There have been no additional deaths reported to the Health Protection Surveillance Centre (HPSC) in the past 24 hours – the total number of COVID-19 related deaths in Ireland is 1,606 (2 cases have been denotified).
59 additional cases of COVID-19 have been confirmed in Ireland.
There have now been 24,698 confirmed cases of COVID-19 in Ireland.
The total number of COVID-19 related deaths in Ireland is 1,606*.
As of 11am Monday 25 May the HPSC has been notified of 59 confirmed cases of COVID-19. There is now a total of 24,698 confirmed cases of COVID-19 in Ireland.
As of the 22nd of May there were 661 cases in County Wicklow.
The HSE is working to identify any contacts the patients may have had to provide them with information and advice to prevent further spread.
Today’s data from the HPSC, as of midnight, Saturday 23 May (24,593 cases), reveals:
- 57% are female and 43% are male
- the median age of confirmed cases is 48 years
- 3,225 cases (13%) have been hospitalised
- of those hospitalised, 394 cases have been admitted to ICU
- 7,842 cases are associated with healthcare workers
- Dublin has the highest number of cases at 11,876 (48% of all cases) followed by Cork with 1,438 cases (6%) and then Kildare with 1,390 cases (6%)
- of those for whom transmission status is known: community transmission accounts for 59%, close contact accounts for 38%, travel abroad accounts for 3%
Dr. Tony Holohan, Chief Medical Officer, Department of Health, said:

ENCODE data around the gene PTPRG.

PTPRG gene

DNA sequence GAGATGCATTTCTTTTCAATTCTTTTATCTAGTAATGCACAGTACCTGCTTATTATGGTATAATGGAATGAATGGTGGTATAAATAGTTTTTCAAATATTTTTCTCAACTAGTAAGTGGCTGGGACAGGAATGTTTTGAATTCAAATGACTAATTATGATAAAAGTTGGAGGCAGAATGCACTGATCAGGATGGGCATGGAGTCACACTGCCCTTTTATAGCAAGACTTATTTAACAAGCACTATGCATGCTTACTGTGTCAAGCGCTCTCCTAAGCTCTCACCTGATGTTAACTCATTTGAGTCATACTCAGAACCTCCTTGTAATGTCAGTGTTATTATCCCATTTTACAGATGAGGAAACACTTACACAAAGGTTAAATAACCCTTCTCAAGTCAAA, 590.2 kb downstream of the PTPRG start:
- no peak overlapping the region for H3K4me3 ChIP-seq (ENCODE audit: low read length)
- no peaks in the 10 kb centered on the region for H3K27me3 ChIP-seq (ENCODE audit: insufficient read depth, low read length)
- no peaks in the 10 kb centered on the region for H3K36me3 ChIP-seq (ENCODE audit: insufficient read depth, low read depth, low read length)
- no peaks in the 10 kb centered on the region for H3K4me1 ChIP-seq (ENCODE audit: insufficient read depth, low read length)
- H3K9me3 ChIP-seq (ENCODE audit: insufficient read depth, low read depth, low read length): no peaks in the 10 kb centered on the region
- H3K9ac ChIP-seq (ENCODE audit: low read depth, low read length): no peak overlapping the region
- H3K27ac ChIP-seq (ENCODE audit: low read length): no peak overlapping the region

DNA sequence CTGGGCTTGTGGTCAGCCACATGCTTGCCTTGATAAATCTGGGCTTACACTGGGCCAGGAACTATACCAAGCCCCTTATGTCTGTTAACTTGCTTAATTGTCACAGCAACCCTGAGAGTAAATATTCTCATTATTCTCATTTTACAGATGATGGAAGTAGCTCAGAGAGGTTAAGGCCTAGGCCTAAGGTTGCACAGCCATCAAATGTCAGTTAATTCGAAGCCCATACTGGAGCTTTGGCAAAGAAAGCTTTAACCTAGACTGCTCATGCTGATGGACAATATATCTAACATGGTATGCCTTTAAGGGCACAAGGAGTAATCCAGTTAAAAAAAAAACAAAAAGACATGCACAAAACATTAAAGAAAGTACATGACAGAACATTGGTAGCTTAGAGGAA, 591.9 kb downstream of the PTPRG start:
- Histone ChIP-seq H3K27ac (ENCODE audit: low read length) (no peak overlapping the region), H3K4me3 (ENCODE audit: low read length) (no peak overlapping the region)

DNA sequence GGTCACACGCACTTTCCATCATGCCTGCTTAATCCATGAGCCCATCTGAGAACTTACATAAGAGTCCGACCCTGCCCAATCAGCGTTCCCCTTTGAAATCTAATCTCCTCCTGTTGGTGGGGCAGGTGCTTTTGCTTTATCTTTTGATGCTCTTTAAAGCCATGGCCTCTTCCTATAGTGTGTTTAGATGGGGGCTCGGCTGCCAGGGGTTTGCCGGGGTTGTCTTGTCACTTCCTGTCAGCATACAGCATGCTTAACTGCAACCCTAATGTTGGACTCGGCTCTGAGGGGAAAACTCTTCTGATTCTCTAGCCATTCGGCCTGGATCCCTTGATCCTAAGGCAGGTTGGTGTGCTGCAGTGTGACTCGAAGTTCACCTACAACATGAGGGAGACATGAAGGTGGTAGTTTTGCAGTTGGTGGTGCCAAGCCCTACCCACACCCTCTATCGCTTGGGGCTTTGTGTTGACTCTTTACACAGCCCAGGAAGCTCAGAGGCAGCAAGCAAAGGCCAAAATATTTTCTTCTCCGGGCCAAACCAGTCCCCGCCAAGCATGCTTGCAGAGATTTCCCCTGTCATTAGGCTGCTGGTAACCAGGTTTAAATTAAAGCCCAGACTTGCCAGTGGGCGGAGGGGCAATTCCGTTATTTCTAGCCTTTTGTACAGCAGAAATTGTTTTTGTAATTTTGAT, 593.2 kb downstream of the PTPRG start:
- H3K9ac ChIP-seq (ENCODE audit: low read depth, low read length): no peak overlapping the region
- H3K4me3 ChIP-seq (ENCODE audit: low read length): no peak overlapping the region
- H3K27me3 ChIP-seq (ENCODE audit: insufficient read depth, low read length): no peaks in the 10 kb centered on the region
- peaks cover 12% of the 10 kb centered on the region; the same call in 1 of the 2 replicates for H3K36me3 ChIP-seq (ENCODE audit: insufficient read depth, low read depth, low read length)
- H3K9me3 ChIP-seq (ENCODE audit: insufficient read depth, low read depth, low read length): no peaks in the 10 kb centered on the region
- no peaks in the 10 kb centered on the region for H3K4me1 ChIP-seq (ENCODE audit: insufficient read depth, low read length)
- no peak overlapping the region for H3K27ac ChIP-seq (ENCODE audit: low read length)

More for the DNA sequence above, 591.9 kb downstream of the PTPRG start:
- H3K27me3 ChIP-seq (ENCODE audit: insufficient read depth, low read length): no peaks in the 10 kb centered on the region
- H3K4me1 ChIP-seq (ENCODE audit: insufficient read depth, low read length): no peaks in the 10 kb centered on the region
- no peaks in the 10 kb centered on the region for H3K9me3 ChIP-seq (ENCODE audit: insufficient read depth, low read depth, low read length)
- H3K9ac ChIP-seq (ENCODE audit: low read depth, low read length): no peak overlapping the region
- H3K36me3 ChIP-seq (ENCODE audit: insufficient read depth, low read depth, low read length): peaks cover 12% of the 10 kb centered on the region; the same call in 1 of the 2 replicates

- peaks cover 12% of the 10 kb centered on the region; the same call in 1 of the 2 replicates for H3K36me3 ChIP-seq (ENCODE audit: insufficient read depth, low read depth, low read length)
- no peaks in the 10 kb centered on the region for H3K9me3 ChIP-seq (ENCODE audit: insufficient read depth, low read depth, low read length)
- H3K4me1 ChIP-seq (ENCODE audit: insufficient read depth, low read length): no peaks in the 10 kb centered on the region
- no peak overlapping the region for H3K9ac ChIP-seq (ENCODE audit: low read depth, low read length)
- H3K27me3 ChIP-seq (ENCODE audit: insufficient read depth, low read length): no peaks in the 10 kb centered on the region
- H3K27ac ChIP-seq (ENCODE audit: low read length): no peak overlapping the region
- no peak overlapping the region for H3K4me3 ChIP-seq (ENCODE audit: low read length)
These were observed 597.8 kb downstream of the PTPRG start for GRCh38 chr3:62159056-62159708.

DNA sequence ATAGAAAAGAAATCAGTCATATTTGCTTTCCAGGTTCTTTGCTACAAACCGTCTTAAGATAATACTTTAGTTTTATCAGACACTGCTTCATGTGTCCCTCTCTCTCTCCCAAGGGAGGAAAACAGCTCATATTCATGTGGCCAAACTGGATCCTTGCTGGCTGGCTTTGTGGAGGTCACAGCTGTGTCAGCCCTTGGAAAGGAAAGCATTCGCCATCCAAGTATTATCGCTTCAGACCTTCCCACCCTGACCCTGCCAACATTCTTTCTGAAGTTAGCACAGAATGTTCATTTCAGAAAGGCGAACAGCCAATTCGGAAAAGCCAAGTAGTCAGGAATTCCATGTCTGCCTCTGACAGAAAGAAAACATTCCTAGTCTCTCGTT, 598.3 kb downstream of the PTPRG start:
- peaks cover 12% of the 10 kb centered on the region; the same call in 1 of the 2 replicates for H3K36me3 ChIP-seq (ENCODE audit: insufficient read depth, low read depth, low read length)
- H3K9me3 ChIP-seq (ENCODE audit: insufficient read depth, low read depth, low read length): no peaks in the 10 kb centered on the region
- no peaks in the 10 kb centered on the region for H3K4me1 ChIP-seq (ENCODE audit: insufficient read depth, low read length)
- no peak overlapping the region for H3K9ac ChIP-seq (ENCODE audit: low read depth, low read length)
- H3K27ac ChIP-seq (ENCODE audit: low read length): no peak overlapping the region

“The number of new cases and reported deaths over the past week indicates that we have suppressed COVID-19 as a country. It has taken strict measures to achieve this. It will take another week to see any effect on disease incidence that might arise from the easing of measures in Phase 1.”
Dr. Ronan Glynn, Deputy Chief Medical Officer, Department of Health, said:
“According to research conducted on behalf of the Department of Health, 61% of people think it likely that Ireland will experience a second wave of COVID-19.
“While NPHET continues to monitor the spread of COVID-19, both here in Ireland and internationally, ultimately it is the collective behaviours of each individual which will determine the course of this disease. The importance of regular hand washing, physical distance and cough/sneeze etiquette cannot be underestimated.”
Dr Siobhán Ni Bhriain, Consultant Psychiatrist and HSE Integrated Care Lead, said:
“If a person is experiencing symptoms of any condition, including symptoms associated with conditions for which there are screening programmes, it is important to make early contact with you doctor and not await a routine screening appointment. GP clinics have remained open throughout the pandemic and will continue to be available to the public in these circumstances.”